What are the differences between a toner and a drum

More and more questions are asked by users to differentiate drum toner and vice versa in laser printers. We do not know when to change each one or what is the function of both. And is that although the toner and the drum have a similar function is necessary to differentiate to know how and what we have to buy.

When should I buy the toner or the drum?

When buying a new toner or a new drum we have to take into account where and how the print deficiency is found. If spots or lines appear on our printed sheet it is a clear warning that we should change the drum. Instead it is convenient to change the toner if we see that our sheet is missing some letters, that is, if we find white spaces on the sheet.


We should know that there are several types of cartridges, those that carry the built-in drum and those that do not. Those who have it incorporated form a single spare part so simply buy the toner and we would get the toner + drum.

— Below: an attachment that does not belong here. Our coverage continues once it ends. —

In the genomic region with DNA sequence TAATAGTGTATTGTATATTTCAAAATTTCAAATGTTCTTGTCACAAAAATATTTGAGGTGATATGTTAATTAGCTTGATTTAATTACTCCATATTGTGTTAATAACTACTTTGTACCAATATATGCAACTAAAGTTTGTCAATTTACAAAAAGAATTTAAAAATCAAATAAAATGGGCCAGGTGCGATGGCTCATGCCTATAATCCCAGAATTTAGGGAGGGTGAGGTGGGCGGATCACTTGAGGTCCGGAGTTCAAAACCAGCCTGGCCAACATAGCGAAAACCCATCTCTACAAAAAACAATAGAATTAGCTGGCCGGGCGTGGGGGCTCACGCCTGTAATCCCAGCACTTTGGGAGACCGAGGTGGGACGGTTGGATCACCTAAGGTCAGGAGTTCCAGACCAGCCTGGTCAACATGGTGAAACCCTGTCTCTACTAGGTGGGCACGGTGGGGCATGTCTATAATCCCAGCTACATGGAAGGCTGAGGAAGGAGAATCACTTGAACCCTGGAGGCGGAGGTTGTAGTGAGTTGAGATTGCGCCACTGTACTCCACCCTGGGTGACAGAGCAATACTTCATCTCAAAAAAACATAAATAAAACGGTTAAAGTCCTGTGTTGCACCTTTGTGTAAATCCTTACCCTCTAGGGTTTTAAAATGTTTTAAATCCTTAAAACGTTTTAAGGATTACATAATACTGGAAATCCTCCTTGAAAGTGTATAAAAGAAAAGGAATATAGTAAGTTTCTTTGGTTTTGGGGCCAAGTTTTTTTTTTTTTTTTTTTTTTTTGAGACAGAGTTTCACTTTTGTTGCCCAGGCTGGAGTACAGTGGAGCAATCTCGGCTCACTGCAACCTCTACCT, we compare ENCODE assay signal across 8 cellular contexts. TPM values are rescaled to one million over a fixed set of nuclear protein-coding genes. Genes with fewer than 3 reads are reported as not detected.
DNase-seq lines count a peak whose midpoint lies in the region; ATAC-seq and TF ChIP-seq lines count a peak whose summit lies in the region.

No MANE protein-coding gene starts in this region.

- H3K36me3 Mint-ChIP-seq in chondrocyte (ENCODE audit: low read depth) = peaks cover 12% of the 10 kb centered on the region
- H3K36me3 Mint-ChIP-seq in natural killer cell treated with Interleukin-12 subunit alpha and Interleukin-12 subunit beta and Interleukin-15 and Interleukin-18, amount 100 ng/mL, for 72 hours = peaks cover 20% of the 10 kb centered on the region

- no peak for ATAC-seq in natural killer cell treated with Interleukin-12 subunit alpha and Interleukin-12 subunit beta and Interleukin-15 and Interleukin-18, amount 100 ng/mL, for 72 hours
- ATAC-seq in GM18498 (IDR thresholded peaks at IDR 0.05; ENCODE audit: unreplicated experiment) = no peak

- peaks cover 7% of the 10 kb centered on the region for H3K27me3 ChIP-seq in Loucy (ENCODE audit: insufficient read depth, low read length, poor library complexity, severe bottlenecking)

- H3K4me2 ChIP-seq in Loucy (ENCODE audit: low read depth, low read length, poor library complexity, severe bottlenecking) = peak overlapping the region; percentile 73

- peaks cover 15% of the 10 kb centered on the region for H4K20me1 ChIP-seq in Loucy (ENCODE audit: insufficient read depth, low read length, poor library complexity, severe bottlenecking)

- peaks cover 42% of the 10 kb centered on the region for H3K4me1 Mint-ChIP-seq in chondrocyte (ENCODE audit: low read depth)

In some brands of printers like OKI, Brother and Lexmark usually sell the pieces separately, so we will have to change both when necessary. Normally we will change the toner more than the drum since the latter has a longer duration.

In the case of printers like HP, Canon and Samsung, both the toner and the drum come together in one piece so it will be necessary to replace the entire cartridge when we fail the printing. It is the combined toner and drum cartridge units that offer the highest quality and least packaging waste.

What is the difference between toner and drum?

Toner is a powder that places the image or characters on the drum by means of static electricity. Since the toner powder is electrically charged, rotating the roller (drum) will attract some particles to the points previously drawn by the laser and will form what we wanted on the sheet. The toner is recommended to change it when we notice a deterioration in the quality of the printing. The drum is a rotating roller that is electrically charged. It is the drum that turns on itself receiving the impacts of the laser that draws on the roller the image with electropositive points.

  1. The drum of the printer prepares the paper so that the laser can act.
  2. The laser draws the image on the paper.
  3. The toner remains attached to the drawn image.


The laser printer was invented by Gary Starkweather during the 1970s and first marketed in 1977. Since then many improvements have been made to make them more efficient and of better quality. With the laser printer we can increase productivity or save money because of its low power consumption.

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